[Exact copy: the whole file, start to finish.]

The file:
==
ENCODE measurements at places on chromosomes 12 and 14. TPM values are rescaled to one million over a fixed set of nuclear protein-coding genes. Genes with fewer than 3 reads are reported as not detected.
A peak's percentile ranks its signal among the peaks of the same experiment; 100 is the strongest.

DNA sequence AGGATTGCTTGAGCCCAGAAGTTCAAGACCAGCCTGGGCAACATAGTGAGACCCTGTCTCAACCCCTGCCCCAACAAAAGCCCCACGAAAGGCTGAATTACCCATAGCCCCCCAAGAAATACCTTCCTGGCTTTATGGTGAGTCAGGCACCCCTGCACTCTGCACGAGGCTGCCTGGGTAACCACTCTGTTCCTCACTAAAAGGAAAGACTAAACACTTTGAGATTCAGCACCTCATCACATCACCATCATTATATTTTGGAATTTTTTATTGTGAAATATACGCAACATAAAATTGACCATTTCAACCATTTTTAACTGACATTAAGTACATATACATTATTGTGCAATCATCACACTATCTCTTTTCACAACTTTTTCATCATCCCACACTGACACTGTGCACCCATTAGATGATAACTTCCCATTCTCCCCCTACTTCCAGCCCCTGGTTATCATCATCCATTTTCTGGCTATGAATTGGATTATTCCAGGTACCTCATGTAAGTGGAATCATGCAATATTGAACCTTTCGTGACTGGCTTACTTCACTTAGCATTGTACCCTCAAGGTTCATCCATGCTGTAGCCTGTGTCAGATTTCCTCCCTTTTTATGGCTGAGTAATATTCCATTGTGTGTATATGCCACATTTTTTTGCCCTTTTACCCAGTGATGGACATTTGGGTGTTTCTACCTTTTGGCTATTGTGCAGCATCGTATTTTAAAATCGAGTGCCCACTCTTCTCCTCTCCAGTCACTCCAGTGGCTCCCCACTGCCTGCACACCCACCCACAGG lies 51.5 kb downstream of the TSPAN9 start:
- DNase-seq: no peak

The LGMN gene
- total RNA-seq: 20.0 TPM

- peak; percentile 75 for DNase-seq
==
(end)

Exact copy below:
ENCODE measurements at places on chromosomes 12 and 14. TPM values are rescaled to one million over a fixed set of nuclear protein-coding genes. Genes with fewer than 3 reads are reported as not detected.
A peak's percentile ranks its signal among the peaks of the same experiment; 100 is the strongest.

DNA sequence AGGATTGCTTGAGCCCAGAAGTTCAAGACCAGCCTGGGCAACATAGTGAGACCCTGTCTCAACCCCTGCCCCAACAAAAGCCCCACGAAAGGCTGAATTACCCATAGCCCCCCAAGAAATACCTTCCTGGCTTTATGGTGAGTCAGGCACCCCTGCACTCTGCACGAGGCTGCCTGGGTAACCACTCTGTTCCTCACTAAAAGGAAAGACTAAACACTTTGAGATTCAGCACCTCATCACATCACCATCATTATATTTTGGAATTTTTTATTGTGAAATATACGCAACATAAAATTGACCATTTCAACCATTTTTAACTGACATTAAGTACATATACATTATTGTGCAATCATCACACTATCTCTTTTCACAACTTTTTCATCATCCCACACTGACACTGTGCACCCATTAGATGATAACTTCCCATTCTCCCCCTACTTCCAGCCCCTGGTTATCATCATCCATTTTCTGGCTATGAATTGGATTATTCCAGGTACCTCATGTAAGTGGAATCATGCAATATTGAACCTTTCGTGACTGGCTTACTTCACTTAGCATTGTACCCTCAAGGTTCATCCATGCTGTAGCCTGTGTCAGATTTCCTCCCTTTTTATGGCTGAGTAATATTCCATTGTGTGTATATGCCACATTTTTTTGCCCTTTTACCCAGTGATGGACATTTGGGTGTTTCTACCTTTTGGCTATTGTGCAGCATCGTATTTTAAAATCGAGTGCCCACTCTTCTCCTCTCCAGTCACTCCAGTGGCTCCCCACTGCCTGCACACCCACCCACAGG lies 51.5 kb downstream of the TSPAN9 start:
- DNase-seq: no peak

The LGMN gene
- total RNA-seq: 20.0 TPM

- peak; percentile 75 for DNase-seq